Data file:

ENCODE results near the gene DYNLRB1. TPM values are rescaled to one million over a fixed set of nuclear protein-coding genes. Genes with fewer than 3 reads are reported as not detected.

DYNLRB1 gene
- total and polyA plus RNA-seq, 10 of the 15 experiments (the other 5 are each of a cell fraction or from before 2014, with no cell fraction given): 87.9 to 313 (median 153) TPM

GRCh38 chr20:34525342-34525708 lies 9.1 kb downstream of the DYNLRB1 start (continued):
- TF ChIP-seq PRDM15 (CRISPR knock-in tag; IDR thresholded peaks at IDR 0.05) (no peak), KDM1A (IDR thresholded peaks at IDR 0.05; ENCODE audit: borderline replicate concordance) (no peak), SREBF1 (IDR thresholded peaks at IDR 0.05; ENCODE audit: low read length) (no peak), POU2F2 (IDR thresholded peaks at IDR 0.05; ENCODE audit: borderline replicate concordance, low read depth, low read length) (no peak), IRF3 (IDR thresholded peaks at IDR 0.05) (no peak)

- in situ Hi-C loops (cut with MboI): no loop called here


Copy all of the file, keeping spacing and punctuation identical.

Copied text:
ENCODE results near the gene DYNLRB1. TPM values are rescaled to one million over a fixed set of nuclear protein-coding genes. Genes with fewer than 3 reads are reported as not detected.

DYNLRB1 gene
- total and polyA plus RNA-seq, 10 of the 15 experiments (the other 5 are each of a cell fraction or from before 2014, with no cell fraction given): 87.9 to 313 (median 153) TPM

GRCh38 chr20:34525342-34525708 lies 9.1 kb downstream of the DYNLRB1 start (continued):
- TF ChIP-seq PRDM15 (CRISPR knock-in tag; IDR thresholded peaks at IDR 0.05) (no peak), KDM1A (IDR thresholded peaks at IDR 0.05; ENCODE audit: borderline replicate concordance) (no peak), SREBF1 (IDR thresholded peaks at IDR 0.05; ENCODE audit: low read length) (no peak), POU2F2 (IDR thresholded peaks at IDR 0.05; ENCODE audit: borderline replicate concordance, low read depth, low read length) (no peak), IRF3 (IDR thresholded peaks at IDR 0.05) (no peak)

- in situ Hi-C loops (cut with MboI): no loop called here